This week in Brussels, Belgium and Dubrovnik, Croatia, two decisions were made, which will cause great concern for the future of the sea and fish populations. On Monday, EU ministers of agriculture and fisheries decided on catch limits for economically relevant deep-sea fish stocks for 2019 and 2020, while the International Commission for the Conservation of Atlantic Tunas (ICCAT) increased the authorized catch quotas of bluefin tuna by 20%. Slow Food is concerned that by favoring the interests of various players in the market, marine ecosystems are put at risk.
AGRIFISH Council Sacrificed Important Conservation Measures
Slow Food regrets that instead of setting sustainable catch limits for 19 deep-water stocks, the Agriculture and Fisheries Council withdrew six stocks from the quota, and agreed on the fishing opportunities for only 13 deep-sea stocks in the EU and international waters in the North-East Atlantic, for 2019 and 2020.
The deep sea is one of the most sensitive areas of the oceans with a huge diversity of habitats and living species, most of which are still unknown to science. Industrial fishing fleets, including those from EU countries, fish in these areas because they consider them to be a source of profitable catches after having heavily exploited many of Europe’s coastal waters. Many deep-sea fish are, however, comparatively slow to reproduce and are particularly vulnerable.
“The Council of Ministers uncritically followed the irresponsible proposal by the European Commission,” says Nina Wolff, Slow Food Germany’s spokesperson for fisheries. “Management of these stocks according to the precautionary principle would have required particularly stringent catch limits, including bans. The competent ministers of the EU countries are well-aware of the great importance of deep-sea fish for marine ecosystems. But important conservation measures have again been sacrificed in favor of simplified quota management.”
Increased Quotas Put Small-scale Fishing at Risk
On the same day, in Dubrovnik, the ICCAT, despite the ICCAT scientific committee recommendations to move to implement a management plan for bluefin tuna, after decades of overfishing, decided to increase the authorized catch quotas of bluefin tuna by 20%. Likewise, against the recommendations of their own scientists, the ICCAT decided to not reduce the catch limit of the severely overfished Bigeye tuna.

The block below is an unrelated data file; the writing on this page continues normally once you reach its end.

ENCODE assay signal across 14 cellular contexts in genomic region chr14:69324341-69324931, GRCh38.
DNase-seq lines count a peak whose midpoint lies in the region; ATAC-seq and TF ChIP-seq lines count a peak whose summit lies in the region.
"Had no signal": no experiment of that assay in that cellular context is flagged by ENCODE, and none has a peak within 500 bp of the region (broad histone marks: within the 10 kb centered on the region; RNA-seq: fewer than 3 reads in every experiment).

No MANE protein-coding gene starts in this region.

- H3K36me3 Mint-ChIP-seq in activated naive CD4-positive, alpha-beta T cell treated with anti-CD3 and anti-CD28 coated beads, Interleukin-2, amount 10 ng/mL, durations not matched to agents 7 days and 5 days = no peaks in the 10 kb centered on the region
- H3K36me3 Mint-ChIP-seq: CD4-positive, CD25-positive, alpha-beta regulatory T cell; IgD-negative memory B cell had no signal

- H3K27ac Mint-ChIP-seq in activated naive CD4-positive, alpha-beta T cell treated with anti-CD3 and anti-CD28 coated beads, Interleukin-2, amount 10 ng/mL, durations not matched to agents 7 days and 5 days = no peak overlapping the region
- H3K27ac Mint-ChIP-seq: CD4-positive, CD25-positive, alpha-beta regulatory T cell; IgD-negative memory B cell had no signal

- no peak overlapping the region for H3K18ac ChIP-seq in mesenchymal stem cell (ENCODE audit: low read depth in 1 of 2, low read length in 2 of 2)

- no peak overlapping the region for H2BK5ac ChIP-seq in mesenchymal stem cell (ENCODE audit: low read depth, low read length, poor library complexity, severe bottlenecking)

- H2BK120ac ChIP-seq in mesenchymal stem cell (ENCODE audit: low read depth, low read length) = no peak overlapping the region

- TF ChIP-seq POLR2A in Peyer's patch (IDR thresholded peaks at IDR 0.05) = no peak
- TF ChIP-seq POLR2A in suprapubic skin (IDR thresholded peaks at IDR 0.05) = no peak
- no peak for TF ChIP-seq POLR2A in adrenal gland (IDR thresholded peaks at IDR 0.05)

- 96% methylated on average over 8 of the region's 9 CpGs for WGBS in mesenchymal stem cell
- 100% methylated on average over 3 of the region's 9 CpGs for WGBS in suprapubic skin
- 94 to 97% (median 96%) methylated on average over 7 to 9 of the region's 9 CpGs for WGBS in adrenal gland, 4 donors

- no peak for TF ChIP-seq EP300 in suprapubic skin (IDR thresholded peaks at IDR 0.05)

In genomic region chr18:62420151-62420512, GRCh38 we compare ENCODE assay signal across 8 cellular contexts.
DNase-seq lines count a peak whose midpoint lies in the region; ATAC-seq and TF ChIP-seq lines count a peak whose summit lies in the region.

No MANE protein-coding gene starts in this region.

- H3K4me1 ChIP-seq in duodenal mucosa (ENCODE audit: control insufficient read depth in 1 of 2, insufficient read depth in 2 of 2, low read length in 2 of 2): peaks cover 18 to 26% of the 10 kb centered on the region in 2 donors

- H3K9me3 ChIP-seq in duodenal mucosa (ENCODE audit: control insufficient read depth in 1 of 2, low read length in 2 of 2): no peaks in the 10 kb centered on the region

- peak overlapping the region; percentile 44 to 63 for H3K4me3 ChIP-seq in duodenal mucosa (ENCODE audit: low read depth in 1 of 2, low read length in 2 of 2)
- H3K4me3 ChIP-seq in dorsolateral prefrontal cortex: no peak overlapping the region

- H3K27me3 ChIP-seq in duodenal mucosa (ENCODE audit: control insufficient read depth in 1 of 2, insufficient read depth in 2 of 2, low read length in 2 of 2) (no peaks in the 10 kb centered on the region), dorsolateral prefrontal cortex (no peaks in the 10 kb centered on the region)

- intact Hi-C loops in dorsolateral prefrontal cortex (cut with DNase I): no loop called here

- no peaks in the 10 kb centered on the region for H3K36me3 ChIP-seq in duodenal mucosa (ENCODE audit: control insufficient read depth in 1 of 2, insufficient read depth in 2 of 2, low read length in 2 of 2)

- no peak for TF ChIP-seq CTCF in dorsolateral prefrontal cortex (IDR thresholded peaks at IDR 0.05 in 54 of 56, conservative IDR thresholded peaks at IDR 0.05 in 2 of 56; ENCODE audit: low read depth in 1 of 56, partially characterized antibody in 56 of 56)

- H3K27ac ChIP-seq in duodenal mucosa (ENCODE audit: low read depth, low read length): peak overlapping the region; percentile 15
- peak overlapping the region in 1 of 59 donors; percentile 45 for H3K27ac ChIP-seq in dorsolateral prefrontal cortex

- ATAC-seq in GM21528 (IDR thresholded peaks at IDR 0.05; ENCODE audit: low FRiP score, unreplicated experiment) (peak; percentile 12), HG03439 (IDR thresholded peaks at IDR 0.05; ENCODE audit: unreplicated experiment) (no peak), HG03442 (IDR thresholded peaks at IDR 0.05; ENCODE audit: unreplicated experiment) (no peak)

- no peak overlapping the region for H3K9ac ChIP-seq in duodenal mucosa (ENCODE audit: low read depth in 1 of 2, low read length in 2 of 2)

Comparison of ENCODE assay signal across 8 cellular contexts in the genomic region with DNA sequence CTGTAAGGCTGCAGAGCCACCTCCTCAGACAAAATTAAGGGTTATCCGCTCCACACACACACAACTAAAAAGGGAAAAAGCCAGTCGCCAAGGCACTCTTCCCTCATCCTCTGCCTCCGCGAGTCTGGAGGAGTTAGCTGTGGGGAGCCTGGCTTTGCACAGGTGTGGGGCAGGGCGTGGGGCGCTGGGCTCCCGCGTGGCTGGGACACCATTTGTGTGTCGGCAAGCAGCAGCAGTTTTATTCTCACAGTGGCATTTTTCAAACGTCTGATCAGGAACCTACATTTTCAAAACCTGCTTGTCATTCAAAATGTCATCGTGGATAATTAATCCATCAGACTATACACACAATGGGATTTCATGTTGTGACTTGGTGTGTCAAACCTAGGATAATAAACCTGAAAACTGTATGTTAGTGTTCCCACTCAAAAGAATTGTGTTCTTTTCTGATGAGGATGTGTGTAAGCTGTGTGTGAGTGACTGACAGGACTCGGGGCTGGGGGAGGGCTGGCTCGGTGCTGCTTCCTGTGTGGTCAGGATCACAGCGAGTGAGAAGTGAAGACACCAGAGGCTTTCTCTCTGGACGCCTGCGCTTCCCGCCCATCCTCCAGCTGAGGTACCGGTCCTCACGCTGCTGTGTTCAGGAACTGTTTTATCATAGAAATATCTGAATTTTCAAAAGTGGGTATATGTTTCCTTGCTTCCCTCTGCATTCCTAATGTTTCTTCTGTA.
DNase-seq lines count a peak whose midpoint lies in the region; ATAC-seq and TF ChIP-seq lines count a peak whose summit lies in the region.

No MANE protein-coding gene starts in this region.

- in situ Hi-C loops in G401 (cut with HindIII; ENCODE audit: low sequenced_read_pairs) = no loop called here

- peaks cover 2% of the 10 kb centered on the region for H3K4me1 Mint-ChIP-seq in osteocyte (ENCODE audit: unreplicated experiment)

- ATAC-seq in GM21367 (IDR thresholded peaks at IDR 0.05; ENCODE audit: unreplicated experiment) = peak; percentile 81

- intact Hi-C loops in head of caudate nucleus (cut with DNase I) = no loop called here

Slow Food opposes the substantial increase in fishing quotas of bluefin tuna, foreseeing the risk that more young fish will be taken.
“The quota system appears to have worked so far, since today there are many young fish in the oceans. It is true that stocks are recovering, but in a delicate phase like this, it is crucial not to risk cancelling out the positive results obtained so far,” says Silvio Greco, president of the Slow Fish Scientific Committee. He continued, expressing regret that “the pressures exerted by various actors in the market, responding primarily out of concern for their economic interests, do not always help to bring about the most appropriate decisions.”
Slow Food believes that the beneficiary of this decision will be the industrial fishing sector, which is not selective, and puts the survival of small-scale fishing operations at risk. In the light of ICCAT’s decision, Slow Food urges that the increase in quotas be followed with an appropriate strengthening of regulations to protect against illegal fishing, a phenomenon that is unfortunately ever present.
Indre Anskaityte, Slow Food Europe